Kanagasapay (who, in another ironic twist, had played for Kingston in that previous Lauder final) looked devastated by his loss in the decisive game. He co-founded the Chessington club with his sister (and captain on the night) Meena Santhosh, and knew how much this meant in its debut year. But the enterprising Chessington club, which has a booming junior section, will be back and are well on the way to being a force in Surrey chess.

The end of the game produced a round of applause, and Eckert calmly took the plaudits from his delighted team-mates. Had it been me, I would have insisted on a lap of honour along Park Road, which runs alongside the Adelaide, but Eckert was the very model of modesty. On the hottest evening of the year so far, his cool under extreme pressure was admirable.

Stephen Moss, Kingston Lauder Trophy captain

Grubb v Li, Teddington, 14 June 2022 1… Nde2+! wins the queen. If 2. RxN then Qb1#. In the game, Li played the intermezzo 1…Rxd4 2. cxd4 with the same continuation as above 2…Nde2++

Kingston 2 win the Centenary Trophy by a whisker

Epsom’s failure to secure a draw in their final match against South Norwood mean they fall at the final hurdle, allowing Adam Nakar’s team to snatch promotion

In a way, this was the sweetest triumph of all in a season in which there have been plenty. Kingston’s second team had started off the season using the Centenary Trophy (division 4 of the Surrey League) as a testing ground for the new players who had joined in the wake of the pandemic – people who had got the chess bug online and now wanted to play some over-the-board chess. It was only halfway through the season when we suddenly realised “We can win this”.

In the end, we were a little lucky. Excellent wins away to South Norwood and Richmond put the team captained by Adam Nakar in the hunt, but we needed other results to go our way. In particular, we needed long-time league leaders Epsom 3 to stumble away to South Norwood 2. That trip was always going to be a tricky proposition for Epsom, but they only needed a draw to seal the division and seemed confident of getting it.

The match stood 3-2 to South Norwood on the night, but the game between South Norwood’s Ken Chamberlain and Epsom’s David Flewellen was adjourned, with the higher-rated Flewellen pressing for the win which would level the match at 3-3 and give Epsom the trophy. When they resumed a few weeks later, Flewellen carried on pressing, but Chamberlain is noted for his doughty defence and the issue was still undecided when they adjourned again. Because it was so late in the season, no third session was permitted under league rules, thwarting Epsom’s bid and handing the trophy to Kingston.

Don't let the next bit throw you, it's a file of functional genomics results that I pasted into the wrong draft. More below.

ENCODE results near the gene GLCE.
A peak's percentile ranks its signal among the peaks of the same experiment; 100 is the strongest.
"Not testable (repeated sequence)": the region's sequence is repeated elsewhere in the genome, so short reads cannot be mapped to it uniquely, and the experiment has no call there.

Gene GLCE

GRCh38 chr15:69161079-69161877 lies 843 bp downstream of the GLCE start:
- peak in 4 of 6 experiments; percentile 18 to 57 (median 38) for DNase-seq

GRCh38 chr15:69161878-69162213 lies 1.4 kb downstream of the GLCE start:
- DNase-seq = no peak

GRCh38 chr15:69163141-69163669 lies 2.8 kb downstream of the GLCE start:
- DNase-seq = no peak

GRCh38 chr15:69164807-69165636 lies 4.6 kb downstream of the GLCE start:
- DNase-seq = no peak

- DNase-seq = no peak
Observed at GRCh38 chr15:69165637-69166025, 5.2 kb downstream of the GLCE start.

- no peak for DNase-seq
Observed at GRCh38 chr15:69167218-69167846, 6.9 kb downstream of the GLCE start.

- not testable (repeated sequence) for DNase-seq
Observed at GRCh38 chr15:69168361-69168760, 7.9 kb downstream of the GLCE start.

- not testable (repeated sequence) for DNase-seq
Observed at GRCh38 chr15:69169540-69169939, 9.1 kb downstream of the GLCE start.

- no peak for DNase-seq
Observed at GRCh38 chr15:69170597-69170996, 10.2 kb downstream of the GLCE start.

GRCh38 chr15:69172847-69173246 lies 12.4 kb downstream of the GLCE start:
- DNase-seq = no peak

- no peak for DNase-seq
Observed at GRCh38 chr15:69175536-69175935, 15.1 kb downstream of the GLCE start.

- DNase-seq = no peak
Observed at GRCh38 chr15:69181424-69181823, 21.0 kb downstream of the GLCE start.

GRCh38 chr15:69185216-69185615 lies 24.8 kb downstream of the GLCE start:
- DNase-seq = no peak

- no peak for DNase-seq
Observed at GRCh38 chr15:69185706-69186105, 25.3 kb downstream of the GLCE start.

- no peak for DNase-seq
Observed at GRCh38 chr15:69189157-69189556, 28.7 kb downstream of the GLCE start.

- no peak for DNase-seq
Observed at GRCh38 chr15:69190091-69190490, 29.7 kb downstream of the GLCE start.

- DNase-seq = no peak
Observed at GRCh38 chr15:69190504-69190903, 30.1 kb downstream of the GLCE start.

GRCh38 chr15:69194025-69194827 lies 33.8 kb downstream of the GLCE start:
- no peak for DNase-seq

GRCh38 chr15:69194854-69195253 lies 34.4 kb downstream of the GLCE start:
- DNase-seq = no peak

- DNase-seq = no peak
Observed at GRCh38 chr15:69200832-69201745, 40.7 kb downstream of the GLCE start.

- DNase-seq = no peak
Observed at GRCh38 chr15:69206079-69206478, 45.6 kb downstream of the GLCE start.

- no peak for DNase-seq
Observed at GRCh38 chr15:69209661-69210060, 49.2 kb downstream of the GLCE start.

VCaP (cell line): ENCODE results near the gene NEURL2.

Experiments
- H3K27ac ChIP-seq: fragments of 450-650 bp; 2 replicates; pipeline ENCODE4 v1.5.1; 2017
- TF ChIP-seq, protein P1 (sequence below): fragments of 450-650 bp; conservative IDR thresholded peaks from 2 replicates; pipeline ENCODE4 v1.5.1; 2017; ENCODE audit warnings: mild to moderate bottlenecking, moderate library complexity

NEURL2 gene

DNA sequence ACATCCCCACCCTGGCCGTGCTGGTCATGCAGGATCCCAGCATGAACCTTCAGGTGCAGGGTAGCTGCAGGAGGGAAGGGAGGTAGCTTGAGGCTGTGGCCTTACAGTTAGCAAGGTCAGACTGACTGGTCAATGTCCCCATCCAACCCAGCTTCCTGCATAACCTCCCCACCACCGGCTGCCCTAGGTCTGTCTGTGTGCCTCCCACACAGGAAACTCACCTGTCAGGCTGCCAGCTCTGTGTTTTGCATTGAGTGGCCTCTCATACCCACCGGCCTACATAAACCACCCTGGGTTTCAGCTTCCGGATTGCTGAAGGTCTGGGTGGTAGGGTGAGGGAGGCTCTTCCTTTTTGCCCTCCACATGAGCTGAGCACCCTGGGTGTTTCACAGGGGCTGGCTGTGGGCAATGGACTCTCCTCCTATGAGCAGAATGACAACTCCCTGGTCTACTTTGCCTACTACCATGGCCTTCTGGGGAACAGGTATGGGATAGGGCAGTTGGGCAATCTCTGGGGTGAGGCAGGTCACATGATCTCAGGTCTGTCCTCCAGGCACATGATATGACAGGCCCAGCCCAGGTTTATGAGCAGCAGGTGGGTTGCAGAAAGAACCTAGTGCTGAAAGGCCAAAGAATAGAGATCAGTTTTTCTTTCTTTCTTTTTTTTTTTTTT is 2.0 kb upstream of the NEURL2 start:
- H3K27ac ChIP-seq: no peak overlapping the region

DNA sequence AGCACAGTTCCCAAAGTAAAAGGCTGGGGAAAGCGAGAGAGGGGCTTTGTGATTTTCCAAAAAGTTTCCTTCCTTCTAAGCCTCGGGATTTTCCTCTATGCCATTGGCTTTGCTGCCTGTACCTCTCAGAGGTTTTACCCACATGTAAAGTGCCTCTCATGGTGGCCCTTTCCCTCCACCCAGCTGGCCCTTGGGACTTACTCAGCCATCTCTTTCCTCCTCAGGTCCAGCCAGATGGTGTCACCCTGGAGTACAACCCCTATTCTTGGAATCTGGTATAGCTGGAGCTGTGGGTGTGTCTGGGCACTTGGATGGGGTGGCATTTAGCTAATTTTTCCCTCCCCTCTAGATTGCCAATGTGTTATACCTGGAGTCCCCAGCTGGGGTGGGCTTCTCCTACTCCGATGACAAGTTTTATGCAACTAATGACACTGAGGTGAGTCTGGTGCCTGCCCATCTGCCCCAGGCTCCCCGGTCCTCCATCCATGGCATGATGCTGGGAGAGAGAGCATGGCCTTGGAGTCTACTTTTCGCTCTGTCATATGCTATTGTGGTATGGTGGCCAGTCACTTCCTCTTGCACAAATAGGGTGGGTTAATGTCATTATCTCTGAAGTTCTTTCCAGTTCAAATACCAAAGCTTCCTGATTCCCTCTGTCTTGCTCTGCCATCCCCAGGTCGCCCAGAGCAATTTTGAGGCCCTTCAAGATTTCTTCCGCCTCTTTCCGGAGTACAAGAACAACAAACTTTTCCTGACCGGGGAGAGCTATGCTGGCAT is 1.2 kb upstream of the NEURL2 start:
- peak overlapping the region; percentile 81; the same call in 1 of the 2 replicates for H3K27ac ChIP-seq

Flewellen sent the Kingston captain a note offering hearty congratulations, which was an extremely generous and sporting gesture in the circumstances. At every stage this season, Kingston and Epsom have been locked together in tough tussles, and it speaks volumes that the camaraderie between the two rival clubs has remained intact.

Kingston, Epsom and South Norwood all finished on 3.5 match points, and even the game points were tight, with Kingston 2 winning the division by a mere half-point from Epsom, with South Norwood close behind in third. A wonderful and unexpected end to the league season. Congratulations to Adam and his team.

Stephen Moss

Kingston overcome Coulsdon to power into Alexander Cup final

Alexander Cup semi-final between Kingston and CCF (Coulsdon), played at the Willoughby Arms, Kingston on 30 May 2022

Kingston team
Top: Maycock, Taylor, Lalić, Jogstad, Rowson, Li, Healey
Front: Andrews, Scrimgour, Foley (captain), Way
Coulsdon team
(Top) Paul Jackson, Ian Calvert, Chris Howell, Mark Gray, Matt Darville
Adam Faulkner, Martin Faulkner, Nick Edwards, Balahan Bharat Kumar (Chino Atako was yet to arrive)

Kingston ran out 7-3 victors in a spirited match against CCF (Coulsdon) in which Kingston did not lose a game. Kingston are now in the final of the Alexander Cup for the first time since 2018. The previous occasion that Kingston won the Alexander Cup, the open knockout for teams in the Surrey League, was 47 years ago in its centenary year of 1975/76. The final against Wimbledon will be played at a neutral venue. No date has been set, but it is likely to be held at the start of next season in September. This year’s competition was beset by Covid delays affecting the fixtures.